A Broad Range of Self-Reactivity Drives Thymic Regulatory T Cell Selection to Limit Responses to Self

Hyang Mi Lee, Jhoanne L. Bautista, James Scott-Browne, James F. Mohan, Chyi Song Hsieh

Research output: Contribution to journalArticlepeer-review

118 Scopus citations

Abstract

The degree of T cell self-reactivity considered dangerous by the immune system, thereby requiring thymic selection processes to prevent autoimmunity, is unknown. Here, we analyzed a panel of T cell receptors (TCRs) with a broad range of reactivity to ovalbumin (OVA323-339) in the rat insulin promoter (RIP)-mOVA self-antigen model for their ability to trigger thymic self-tolerance mechanisms. Thymic regulatory T (Treg) cell generation in vivo was directly correlated with in vitro TCR reactivity to OVA-peptide in a broad ∼1,000-fold range. Interestingly, higher TCR affinity was associated with a larger Treg cell developmental "niche" size, even though the amount of antigen should remain constant. The TCR-reactivity threshold to elicit thymic negative selection and peripheral T cell responses was ∼100-fold higher than that of Treg cell differentiation. Thus, these data suggest that the broad range of self-reactivity that elicits thymic Treg cell generation is tuned to secure peripheral tolerance to self.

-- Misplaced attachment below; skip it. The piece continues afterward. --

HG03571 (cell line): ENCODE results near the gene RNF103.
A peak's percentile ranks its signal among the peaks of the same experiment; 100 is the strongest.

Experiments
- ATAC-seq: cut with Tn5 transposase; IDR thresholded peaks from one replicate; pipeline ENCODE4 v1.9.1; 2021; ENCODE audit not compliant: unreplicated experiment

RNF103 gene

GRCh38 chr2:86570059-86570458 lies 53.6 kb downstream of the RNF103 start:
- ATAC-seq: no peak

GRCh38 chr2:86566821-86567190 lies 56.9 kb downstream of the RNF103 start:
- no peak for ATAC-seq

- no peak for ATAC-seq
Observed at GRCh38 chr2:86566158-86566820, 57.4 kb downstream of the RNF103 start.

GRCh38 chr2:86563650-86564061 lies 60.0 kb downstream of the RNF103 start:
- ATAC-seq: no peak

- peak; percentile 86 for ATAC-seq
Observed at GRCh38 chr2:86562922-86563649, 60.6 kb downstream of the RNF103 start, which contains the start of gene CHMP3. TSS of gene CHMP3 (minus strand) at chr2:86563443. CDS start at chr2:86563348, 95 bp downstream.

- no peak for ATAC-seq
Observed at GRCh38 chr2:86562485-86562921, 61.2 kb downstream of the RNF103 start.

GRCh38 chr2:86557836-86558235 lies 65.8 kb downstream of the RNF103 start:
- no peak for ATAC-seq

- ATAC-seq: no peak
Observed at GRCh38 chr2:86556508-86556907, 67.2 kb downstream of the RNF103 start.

Original languageEnglish
Pages (from-to)475-486
Number of pages12
JournalImmunity
Volume37
Issue number3
DOIs
StatePublished - Sep 21 2012

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